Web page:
|The lcaarch project is a GIT source code repository and integrated Python code base that provides some basic framework code for bootstrapping a CI-wide prototype and for running prototype services, and the actual service implementations themselves together with unit level and system level test cases. The scope of the services is the full functionality of the OOI CI deliverable of release 1 transcending any subsystem prototypes. Initially, all services start out as stubs with their message sending and receiving interface only and have the potential to grow into a fully functional operational architecture prototype as required for LCA.|
Using GIT (need to install first), get a copy of the source code tree with:
Run the bootstrap script from the lcaarch directory to see if things work:
Run all test cases recursively from lcaarch directory with:
There are many individual prototype development projects in OOI CI mostly structured by subsystem. Some of them are bigger, some smaller. Some active, some historic. Some on UCSD's gitosis server, some on github. This is good.
This project is an effort to integrate the major work going on in the individual development projects into a coherent system. The emphasis is not so much on solving the functional and technical tasks (e.g. how to interface with the Cassandra datastore, or how to provision a contextualized VM on Nimbus and EC2). Instead, the focus is on the services of the integrated system and their dependencies. What messages do the services react to? What messages do they send in response? How are the messages and their structure defined? What are some system level scenarios that exercise all the services?
In order to achieve this goal, it is sufficient if all services are stubbed out in their basic form only. Additional functionality can be integrated as possible and needed over time. The project has the potential to grow into a fully functional operational prototype that can demonstrate the system's core capabilities during LCA.
We start small. Things are expected to change in the beginning. The initial hurdle to use the lcaarch project should be small (meaning very few needed dependencies).
The following tells you what you should know about the organization and use of the lcaarch project.
lcaarch runs at least on Macs and in Ubuntu Linux environments. You don't need to run your own instance of a message broker or key/value store. By default the servers on amoeba.ucsd.edu are used.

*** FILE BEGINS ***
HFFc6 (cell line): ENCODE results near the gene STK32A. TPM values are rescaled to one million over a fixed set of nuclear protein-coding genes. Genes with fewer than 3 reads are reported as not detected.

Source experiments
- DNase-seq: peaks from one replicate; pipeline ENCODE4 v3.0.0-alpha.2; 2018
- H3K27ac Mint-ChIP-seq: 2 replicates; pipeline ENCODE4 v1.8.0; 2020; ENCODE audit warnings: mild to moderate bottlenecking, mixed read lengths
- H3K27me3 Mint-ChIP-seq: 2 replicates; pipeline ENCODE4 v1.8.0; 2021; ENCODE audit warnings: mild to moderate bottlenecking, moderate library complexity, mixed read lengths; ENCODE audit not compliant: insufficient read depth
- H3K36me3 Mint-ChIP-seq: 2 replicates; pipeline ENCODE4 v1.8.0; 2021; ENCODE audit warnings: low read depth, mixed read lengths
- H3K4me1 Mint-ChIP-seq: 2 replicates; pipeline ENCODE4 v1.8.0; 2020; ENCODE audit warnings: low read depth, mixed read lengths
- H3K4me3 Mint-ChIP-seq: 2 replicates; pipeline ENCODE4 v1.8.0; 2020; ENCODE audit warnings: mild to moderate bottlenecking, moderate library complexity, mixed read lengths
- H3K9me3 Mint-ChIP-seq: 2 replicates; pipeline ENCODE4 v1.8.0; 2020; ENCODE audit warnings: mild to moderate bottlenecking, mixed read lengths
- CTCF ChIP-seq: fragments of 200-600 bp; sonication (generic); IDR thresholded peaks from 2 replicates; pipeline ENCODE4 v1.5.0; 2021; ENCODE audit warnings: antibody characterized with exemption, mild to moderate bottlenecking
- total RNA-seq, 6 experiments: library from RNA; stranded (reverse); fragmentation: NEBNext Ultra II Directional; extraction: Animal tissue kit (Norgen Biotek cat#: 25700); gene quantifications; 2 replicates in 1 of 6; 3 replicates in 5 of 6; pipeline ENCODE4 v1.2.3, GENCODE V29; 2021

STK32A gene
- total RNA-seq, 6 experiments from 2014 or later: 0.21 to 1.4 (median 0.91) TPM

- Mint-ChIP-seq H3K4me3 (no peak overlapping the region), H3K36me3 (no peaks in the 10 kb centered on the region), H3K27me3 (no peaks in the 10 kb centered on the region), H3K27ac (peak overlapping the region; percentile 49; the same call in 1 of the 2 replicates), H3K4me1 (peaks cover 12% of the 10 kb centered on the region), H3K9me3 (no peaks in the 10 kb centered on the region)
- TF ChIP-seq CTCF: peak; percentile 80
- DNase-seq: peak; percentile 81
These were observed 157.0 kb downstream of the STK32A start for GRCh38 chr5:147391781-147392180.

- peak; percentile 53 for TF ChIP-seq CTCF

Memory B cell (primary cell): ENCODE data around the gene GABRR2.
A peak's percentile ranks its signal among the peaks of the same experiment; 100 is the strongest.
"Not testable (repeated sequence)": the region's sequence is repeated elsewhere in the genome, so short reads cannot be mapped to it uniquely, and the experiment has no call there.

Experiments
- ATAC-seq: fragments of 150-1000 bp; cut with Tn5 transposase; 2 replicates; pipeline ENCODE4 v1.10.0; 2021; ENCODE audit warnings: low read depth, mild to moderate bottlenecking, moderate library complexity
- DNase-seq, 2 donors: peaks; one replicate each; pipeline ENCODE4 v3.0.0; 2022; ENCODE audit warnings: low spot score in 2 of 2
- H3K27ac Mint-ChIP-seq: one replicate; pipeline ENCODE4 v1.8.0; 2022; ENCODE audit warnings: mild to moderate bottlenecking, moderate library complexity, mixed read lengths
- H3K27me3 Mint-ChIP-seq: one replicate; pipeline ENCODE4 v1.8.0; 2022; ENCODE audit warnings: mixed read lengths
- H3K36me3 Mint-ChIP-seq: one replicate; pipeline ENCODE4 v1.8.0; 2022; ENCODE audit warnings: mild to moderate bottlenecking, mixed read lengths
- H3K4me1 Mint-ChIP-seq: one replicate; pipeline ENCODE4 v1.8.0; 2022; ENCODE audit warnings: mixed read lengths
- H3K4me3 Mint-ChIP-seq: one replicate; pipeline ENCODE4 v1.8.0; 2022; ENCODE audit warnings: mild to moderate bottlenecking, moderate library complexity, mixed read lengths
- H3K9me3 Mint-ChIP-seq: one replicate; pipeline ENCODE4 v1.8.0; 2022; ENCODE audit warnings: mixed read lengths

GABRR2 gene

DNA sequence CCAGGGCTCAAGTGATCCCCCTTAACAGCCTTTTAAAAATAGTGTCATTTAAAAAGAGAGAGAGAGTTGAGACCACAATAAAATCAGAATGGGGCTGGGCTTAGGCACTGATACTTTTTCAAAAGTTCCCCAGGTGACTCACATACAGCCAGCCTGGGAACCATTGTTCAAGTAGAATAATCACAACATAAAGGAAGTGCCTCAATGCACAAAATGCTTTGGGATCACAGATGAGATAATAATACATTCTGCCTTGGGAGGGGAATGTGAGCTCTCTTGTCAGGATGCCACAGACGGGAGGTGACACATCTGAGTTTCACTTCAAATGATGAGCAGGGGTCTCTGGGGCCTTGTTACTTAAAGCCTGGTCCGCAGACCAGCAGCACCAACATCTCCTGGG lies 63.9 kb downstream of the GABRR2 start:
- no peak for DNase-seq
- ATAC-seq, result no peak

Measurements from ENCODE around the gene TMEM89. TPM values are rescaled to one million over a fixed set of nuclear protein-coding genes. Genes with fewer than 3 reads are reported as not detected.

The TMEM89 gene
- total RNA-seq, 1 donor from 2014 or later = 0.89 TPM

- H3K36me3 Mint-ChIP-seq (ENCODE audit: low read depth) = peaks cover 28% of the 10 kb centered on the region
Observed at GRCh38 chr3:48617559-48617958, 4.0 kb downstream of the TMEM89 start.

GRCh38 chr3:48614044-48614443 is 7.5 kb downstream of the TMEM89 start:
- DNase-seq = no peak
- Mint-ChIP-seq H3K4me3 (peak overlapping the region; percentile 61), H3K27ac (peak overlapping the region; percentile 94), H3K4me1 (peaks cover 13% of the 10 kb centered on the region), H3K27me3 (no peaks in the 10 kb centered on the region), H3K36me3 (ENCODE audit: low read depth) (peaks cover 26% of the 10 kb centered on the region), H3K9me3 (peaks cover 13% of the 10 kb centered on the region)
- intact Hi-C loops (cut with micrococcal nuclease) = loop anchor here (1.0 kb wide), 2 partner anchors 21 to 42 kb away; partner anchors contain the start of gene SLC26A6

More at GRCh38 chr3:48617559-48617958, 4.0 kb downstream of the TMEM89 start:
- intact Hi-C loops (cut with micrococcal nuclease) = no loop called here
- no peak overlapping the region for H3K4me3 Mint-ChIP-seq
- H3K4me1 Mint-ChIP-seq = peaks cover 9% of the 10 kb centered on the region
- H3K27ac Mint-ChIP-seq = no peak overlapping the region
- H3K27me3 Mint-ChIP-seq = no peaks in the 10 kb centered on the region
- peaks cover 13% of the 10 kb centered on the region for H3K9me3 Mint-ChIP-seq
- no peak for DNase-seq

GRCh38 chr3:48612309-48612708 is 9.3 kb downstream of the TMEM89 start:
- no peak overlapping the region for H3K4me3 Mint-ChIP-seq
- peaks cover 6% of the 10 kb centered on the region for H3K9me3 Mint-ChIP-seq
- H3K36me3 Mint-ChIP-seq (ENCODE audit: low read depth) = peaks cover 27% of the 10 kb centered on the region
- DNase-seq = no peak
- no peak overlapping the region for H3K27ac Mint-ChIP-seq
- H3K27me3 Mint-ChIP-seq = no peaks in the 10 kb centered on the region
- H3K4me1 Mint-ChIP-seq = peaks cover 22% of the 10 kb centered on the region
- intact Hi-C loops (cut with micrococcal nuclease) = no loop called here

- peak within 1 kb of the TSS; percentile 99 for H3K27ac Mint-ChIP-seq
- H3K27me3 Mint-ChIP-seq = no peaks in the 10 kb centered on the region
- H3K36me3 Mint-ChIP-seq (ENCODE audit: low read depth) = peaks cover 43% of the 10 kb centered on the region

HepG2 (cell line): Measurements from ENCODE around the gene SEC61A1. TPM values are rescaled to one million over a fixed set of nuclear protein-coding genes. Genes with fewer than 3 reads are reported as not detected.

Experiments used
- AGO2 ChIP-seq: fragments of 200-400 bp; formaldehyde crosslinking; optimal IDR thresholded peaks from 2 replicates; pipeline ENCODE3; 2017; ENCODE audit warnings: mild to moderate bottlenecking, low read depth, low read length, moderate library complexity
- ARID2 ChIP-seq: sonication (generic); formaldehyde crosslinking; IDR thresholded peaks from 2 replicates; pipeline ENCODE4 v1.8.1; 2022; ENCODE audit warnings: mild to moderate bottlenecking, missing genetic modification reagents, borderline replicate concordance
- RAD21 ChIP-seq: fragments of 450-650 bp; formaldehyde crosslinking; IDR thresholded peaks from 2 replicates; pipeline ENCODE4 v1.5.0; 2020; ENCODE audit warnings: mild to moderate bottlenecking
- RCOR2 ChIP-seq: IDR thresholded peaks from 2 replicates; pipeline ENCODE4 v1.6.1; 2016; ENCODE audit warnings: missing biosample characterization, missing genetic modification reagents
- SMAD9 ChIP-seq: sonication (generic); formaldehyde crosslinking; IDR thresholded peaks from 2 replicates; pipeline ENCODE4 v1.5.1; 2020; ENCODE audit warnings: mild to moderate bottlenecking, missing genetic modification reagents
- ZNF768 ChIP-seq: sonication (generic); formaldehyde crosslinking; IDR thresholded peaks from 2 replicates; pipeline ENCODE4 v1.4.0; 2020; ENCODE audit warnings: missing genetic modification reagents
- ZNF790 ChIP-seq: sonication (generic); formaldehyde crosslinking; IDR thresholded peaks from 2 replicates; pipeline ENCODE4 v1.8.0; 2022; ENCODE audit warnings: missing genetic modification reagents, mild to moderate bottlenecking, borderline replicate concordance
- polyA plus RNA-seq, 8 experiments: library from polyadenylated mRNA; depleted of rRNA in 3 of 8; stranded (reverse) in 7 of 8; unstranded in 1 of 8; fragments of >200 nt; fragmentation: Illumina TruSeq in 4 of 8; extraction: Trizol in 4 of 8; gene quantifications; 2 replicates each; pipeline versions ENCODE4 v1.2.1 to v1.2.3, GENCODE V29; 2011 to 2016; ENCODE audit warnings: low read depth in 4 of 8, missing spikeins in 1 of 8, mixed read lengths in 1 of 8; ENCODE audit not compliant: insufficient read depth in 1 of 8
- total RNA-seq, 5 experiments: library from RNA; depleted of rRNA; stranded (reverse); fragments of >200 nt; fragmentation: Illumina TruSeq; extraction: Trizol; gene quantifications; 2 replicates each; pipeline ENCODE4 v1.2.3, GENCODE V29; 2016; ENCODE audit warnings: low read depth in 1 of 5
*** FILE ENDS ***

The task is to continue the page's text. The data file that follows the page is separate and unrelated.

See above for the quick start instructions. Read the README.txt for installation information about dependencies and for running the core functions and test cases. The test cases in the source code tree are good examples of the functionality and how to use it, and for test driven development. There is a growing number of test cases that demonstrate a wealth of unit level, service level, integration level (multiple services working together) and system level tests.
|| Named "lcaarch". The root of the project source tree. Everything is expected to be started from here (twistd and trial)
|| Python source code for the Integrated Observatory Network (i.e. ION) prototype
|| Anywhere in the source tree: these directories contain trial test cases
|| Agent processes and base classes for agent processes
|| Common base classes for bootstrapping the system or to represent a running, communicating process in the system
|| Capability Container mechanics
|| Information and data related modules that are not subsystem (COI, DM) services, but actual helper classes to access data stores or to manage ION data
|| Core classes for managing interactions, conversations, protocols
|| Base classes for services
| Actual service implementations (as processes) with their tests, structured by subsystem. Subdirectories may be added where necessary. Extensive functional code may be placed elsewhere.
|| Base classes for ION trial unit tests
|| Utility modules, functions and classes
|| Files in here are generated by the logging mechanism. There are trace level logs (i.e. copies of the console with debug information), explicit logs that were sent via messages to the logger service and other logs, such as all messages sent in the system
|| Any kind of other resource files needed for running the system
|| Configuration files for the ION system, such as the central system configuration file (ion.config) and specific config files. Many files are in the form of executable (by eval()) python statements, such as constant definitions of Python directories and lists.
||Configuration files for Python logging component|
|| Magnet container start scripts